When I was thinking of what topic to blog about, I thought that inattentional blindness would be a great topic to relate to everyday life. According to a 2000 survey, there are 6,100,000 auto drivers daily to the Twin Cities area. That is an enormous number of people on their way to work, school, or whatever other engagement they are partaking in. It also allows for an incredible number of distractions on the road. Talking on the phone, stopping children from fighting in the back seat, listening to the radio, putting on make-up, and other strange tasks cause immense amounts of diversion from driving properly and safely. This is a prime example of inattentional blindness. Instead of focusing on the task at hand, other things cause a perceptual blindness from reading the signs, taking the proper exits, and taking caution with other drivers and cars on the road. When other activities are taking up a driver's attention, there is a much higher likelihood of an accident occurring.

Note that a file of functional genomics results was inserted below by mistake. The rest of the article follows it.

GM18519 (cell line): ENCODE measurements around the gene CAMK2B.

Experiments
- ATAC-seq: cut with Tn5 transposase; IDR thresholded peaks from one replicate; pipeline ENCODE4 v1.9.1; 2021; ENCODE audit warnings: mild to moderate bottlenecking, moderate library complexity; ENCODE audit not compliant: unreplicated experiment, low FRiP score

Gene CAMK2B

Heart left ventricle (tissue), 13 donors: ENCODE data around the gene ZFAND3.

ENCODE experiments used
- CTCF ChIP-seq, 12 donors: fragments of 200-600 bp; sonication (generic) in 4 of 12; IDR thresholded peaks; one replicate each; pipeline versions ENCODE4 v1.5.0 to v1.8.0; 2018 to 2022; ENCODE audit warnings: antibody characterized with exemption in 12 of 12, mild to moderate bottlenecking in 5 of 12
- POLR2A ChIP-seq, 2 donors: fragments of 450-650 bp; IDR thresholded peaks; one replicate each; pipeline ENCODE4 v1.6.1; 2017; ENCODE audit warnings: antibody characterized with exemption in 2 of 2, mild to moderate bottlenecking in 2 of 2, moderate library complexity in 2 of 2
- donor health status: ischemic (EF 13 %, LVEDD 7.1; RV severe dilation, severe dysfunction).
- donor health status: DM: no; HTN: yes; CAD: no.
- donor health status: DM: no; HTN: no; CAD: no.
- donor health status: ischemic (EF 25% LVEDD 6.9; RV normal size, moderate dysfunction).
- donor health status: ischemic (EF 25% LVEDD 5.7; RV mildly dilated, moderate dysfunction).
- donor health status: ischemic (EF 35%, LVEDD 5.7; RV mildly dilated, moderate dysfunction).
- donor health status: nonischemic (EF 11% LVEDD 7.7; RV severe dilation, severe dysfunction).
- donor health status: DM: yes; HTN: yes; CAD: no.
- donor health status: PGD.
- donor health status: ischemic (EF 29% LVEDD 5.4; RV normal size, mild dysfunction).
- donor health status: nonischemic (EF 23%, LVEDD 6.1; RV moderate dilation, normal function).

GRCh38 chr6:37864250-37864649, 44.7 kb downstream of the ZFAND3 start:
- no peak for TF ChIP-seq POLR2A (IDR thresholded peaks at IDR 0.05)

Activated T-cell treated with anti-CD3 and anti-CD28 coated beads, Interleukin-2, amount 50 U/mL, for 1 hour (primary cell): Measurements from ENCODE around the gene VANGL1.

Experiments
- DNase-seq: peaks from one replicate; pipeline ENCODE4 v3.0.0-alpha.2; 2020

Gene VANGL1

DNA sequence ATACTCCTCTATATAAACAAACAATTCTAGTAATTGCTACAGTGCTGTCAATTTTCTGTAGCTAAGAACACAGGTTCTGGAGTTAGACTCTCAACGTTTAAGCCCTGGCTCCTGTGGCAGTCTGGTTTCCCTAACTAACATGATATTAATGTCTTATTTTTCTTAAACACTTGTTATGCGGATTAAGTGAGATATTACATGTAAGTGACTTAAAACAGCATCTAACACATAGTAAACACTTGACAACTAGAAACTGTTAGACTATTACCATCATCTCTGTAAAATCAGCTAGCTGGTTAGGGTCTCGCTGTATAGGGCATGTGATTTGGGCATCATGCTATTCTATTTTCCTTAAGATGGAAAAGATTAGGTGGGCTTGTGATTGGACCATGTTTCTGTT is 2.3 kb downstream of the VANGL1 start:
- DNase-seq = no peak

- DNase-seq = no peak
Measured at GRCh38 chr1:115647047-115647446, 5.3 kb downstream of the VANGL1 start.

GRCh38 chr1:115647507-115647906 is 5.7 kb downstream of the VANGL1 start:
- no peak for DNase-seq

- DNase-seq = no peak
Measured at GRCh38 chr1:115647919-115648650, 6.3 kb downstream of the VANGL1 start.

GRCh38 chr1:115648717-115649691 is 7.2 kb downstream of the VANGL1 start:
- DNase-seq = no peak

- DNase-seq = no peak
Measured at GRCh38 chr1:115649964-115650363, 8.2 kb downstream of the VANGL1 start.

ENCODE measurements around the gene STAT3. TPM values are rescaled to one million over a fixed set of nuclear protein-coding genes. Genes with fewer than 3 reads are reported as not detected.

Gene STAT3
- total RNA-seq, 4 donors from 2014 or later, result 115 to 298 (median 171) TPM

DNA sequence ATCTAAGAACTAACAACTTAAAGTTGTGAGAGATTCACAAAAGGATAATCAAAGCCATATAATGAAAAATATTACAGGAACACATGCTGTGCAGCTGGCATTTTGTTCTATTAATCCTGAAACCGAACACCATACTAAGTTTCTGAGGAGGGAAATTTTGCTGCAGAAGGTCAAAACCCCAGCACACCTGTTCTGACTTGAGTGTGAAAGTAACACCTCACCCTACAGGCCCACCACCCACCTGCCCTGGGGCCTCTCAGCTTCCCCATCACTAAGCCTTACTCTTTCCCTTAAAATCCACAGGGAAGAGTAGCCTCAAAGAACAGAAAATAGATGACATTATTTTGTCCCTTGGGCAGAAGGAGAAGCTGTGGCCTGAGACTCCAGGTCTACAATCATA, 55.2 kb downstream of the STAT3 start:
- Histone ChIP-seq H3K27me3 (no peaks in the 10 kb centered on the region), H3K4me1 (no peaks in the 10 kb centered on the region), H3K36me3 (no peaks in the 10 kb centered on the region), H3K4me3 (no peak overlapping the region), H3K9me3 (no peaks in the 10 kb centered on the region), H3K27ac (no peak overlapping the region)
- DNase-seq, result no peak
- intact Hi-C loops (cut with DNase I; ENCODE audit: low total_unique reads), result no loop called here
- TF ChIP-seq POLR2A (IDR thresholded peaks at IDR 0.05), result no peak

Say for instance this act of perceptual blindness carried over into a professional setting. A doctor may not pick up on warning signs of a problem with their patient. A scientist may not properly follow procedures, resulting in possible chemical or bacterial issues with their products. Professional athletes would miss a large play and cost their team the game, as well as a massive amount of money. Inattentional blindness is nothing that should be taken lightly in a professional setting, and therefore should not be taken lightly in cases that people's safety is at risk.